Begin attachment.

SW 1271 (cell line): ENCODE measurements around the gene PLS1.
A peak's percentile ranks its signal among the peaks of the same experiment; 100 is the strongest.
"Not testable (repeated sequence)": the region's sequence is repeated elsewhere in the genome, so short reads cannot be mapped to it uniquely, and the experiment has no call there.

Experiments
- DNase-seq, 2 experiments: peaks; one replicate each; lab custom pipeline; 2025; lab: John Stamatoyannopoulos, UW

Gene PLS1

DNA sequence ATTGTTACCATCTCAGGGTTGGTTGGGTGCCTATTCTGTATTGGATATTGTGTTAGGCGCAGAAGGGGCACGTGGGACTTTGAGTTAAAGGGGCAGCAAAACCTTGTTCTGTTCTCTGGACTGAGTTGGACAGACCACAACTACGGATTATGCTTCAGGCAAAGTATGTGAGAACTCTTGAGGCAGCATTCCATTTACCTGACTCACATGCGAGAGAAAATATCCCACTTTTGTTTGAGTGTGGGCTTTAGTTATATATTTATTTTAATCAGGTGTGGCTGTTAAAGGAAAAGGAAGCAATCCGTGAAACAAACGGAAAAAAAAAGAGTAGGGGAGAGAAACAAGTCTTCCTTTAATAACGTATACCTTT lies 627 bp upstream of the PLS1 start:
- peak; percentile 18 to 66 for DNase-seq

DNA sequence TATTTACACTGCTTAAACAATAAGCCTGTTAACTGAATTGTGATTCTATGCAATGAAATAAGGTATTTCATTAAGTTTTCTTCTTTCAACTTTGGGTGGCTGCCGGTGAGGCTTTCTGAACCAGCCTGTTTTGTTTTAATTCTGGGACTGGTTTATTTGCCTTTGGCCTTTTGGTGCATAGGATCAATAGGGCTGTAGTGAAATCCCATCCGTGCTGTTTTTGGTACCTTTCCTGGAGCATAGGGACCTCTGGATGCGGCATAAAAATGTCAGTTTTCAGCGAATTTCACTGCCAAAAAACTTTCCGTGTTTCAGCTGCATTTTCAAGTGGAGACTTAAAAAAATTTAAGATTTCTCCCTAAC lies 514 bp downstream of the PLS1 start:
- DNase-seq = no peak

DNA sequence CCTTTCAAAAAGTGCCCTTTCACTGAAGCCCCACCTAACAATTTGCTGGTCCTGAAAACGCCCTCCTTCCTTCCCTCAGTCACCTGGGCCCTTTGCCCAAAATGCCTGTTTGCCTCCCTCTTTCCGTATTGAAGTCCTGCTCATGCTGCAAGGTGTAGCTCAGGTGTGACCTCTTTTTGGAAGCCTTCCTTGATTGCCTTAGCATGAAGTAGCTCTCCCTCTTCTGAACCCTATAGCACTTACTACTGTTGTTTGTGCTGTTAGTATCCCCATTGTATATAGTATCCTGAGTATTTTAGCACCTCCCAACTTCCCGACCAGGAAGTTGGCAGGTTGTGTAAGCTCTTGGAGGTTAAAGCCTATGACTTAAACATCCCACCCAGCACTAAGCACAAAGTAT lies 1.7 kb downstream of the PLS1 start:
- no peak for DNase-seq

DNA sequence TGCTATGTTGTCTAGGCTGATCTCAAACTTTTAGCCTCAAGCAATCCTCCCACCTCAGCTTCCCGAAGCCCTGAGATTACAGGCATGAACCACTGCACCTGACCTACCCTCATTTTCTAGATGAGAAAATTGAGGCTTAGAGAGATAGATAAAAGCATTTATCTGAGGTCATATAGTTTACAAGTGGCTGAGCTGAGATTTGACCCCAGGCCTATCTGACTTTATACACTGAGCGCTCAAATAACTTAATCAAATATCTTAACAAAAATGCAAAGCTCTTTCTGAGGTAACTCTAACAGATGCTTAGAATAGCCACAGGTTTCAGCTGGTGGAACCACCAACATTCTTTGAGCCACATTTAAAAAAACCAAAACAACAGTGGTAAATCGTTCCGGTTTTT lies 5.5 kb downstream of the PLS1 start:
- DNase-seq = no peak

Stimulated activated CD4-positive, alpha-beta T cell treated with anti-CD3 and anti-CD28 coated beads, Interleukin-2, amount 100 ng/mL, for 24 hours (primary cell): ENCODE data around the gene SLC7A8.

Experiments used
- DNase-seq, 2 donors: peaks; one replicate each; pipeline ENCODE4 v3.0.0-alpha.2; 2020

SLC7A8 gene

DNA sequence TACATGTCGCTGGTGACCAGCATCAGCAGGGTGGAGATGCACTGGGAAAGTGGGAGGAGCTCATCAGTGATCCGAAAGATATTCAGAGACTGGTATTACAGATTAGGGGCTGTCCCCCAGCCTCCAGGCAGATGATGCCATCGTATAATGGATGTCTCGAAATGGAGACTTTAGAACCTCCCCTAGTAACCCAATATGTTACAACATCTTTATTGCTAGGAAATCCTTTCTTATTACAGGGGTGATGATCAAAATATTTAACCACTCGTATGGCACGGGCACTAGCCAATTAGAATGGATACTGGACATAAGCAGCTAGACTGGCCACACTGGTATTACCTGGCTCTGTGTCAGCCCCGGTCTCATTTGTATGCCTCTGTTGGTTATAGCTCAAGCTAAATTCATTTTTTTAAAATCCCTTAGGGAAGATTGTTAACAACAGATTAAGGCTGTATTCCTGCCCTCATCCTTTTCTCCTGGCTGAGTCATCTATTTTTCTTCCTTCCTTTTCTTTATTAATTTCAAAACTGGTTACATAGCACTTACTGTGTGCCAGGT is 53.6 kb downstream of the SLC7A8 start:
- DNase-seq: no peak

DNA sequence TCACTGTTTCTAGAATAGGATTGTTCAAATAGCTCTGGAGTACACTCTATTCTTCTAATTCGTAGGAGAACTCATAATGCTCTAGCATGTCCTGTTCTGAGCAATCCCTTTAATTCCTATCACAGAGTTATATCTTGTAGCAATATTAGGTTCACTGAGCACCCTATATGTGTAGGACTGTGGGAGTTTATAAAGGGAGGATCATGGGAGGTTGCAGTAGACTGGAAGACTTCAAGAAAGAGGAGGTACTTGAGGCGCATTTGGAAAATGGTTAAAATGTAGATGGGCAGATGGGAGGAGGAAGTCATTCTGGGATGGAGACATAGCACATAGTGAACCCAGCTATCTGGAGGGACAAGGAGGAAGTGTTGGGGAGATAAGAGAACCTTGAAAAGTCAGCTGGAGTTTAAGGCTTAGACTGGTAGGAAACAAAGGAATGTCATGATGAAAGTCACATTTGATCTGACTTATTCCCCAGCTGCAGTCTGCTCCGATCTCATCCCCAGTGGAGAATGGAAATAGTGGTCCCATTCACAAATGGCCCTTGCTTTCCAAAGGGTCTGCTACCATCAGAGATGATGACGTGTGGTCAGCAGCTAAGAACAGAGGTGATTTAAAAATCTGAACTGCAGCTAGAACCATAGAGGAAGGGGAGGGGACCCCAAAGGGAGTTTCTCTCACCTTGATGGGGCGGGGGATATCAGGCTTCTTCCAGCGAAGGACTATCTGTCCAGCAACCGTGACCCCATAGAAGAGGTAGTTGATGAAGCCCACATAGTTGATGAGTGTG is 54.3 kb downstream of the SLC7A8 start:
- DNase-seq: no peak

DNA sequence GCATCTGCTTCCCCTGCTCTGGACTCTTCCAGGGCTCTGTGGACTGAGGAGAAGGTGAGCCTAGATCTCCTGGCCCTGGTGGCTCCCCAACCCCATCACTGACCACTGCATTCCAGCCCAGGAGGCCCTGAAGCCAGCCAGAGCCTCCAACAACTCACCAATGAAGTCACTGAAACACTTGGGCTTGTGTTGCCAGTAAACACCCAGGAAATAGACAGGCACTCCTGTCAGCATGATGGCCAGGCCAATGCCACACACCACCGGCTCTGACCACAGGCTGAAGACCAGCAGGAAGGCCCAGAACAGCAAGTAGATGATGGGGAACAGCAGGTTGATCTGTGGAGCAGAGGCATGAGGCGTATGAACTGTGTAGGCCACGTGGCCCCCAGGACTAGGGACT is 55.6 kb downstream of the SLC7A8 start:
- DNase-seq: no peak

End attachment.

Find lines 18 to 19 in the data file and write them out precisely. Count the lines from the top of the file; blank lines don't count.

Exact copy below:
SLC7A8 gene

DNA sequence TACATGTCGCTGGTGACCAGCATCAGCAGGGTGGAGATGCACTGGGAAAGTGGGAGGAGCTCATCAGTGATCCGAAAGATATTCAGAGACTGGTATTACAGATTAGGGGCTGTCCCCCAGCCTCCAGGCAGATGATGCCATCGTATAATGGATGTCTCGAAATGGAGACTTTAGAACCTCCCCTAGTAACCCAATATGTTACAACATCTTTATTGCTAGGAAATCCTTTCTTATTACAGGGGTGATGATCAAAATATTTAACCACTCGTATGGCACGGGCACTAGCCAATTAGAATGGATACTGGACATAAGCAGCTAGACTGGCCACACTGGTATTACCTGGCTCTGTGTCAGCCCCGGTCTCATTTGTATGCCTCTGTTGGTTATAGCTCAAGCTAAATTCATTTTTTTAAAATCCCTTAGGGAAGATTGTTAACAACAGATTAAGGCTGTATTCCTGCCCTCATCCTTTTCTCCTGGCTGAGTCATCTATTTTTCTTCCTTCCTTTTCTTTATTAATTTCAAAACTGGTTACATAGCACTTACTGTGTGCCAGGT is 53.6 kb downstream of the SLC7A8 start: